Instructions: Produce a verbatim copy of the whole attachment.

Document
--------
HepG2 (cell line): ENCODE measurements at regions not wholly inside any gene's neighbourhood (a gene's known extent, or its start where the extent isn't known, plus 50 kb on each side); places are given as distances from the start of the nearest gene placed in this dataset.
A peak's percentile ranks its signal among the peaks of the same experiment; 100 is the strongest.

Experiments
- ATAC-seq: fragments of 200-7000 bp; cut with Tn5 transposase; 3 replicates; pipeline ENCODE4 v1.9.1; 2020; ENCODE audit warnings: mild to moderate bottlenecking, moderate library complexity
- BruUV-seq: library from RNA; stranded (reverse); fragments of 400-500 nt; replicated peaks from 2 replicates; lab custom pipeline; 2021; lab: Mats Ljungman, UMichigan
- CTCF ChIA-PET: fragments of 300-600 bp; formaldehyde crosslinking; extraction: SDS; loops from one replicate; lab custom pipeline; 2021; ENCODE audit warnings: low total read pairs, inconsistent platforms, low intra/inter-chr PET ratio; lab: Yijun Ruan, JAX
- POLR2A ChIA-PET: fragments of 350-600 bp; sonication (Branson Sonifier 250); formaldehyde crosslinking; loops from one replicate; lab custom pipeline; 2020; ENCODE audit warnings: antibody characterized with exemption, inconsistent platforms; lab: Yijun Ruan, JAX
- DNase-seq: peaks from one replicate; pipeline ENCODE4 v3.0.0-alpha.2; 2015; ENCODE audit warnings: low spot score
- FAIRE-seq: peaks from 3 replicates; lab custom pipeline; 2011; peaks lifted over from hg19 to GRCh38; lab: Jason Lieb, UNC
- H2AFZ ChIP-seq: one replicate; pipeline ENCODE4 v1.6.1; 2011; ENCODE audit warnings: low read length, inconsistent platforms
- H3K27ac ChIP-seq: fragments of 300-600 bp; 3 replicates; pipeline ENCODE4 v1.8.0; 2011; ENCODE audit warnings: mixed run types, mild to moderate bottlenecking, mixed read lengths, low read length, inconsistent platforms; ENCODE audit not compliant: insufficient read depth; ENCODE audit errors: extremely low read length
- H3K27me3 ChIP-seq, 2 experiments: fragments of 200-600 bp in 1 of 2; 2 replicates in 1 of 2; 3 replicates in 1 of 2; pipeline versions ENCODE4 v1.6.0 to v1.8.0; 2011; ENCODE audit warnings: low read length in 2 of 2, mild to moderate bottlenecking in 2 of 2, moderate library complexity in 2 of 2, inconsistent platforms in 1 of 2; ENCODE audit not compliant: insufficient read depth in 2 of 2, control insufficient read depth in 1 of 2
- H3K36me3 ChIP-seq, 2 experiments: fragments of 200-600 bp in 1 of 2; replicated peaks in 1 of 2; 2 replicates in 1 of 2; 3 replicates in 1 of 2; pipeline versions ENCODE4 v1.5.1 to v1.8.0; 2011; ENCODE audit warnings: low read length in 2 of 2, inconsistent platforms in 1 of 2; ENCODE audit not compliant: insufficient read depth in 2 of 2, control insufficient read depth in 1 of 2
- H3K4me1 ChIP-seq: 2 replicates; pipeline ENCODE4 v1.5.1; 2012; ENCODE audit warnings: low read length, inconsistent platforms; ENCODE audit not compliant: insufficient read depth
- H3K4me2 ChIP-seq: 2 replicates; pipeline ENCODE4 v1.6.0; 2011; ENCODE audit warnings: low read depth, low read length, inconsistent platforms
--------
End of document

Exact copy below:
HepG2 (cell line): ENCODE measurements at regions not wholly inside any gene's neighbourhood (a gene's known extent, or its start where the extent isn't known, plus 50 kb on each side); places are given as distances from the start of the nearest gene placed in this dataset.
A peak's percentile ranks its signal among the peaks of the same experiment; 100 is the strongest.

Experiments
- ATAC-seq: fragments of 200-7000 bp; cut with Tn5 transposase; 3 replicates; pipeline ENCODE4 v1.9.1; 2020; ENCODE audit warnings: mild to moderate bottlenecking, moderate library complexity
- BruUV-seq: library from RNA; stranded (reverse); fragments of 400-500 nt; replicated peaks from 2 replicates; lab custom pipeline; 2021; lab: Mats Ljungman, UMichigan
- CTCF ChIA-PET: fragments of 300-600 bp; formaldehyde crosslinking; extraction: SDS; loops from one replicate; lab custom pipeline; 2021; ENCODE audit warnings: low total read pairs, inconsistent platforms, low intra/inter-chr PET ratio; lab: Yijun Ruan, JAX
- POLR2A ChIA-PET: fragments of 350-600 bp; sonication (Branson Sonifier 250); formaldehyde crosslinking; loops from one replicate; lab custom pipeline; 2020; ENCODE audit warnings: antibody characterized with exemption, inconsistent platforms; lab: Yijun Ruan, JAX
- DNase-seq: peaks from one replicate; pipeline ENCODE4 v3.0.0-alpha.2; 2015; ENCODE audit warnings: low spot score
- FAIRE-seq: peaks from 3 replicates; lab custom pipeline; 2011; peaks lifted over from hg19 to GRCh38; lab: Jason Lieb, UNC
- H2AFZ ChIP-seq: one replicate; pipeline ENCODE4 v1.6.1; 2011; ENCODE audit warnings: low read length, inconsistent platforms
- H3K27ac ChIP-seq: fragments of 300-600 bp; 3 replicates; pipeline ENCODE4 v1.8.0; 2011; ENCODE audit warnings: mixed run types, mild to moderate bottlenecking, mixed read lengths, low read length, inconsistent platforms; ENCODE audit not compliant: insufficient read depth; ENCODE audit errors: extremely low read length
- H3K27me3 ChIP-seq, 2 experiments: fragments of 200-600 bp in 1 of 2; 2 replicates in 1 of 2; 3 replicates in 1 of 2; pipeline versions ENCODE4 v1.6.0 to v1.8.0; 2011; ENCODE audit warnings: low read length in 2 of 2, mild to moderate bottlenecking in 2 of 2, moderate library complexity in 2 of 2, inconsistent platforms in 1 of 2; ENCODE audit not compliant: insufficient read depth in 2 of 2, control insufficient read depth in 1 of 2
- H3K36me3 ChIP-seq, 2 experiments: fragments of 200-600 bp in 1 of 2; replicated peaks in 1 of 2; 2 replicates in 1 of 2; 3 replicates in 1 of 2; pipeline versions ENCODE4 v1.5.1 to v1.8.0; 2011; ENCODE audit warnings: low read length in 2 of 2, inconsistent platforms in 1 of 2; ENCODE audit not compliant: insufficient read depth in 2 of 2, control insufficient read depth in 1 of 2
- H3K4me1 ChIP-seq: 2 replicates; pipeline ENCODE4 v1.5.1; 2012; ENCODE audit warnings: low read length, inconsistent platforms; ENCODE audit not compliant: insufficient read depth
- H3K4me2 ChIP-seq: 2 replicates; pipeline ENCODE4 v1.6.0; 2011; ENCODE audit warnings: low read depth, low read length, inconsistent platforms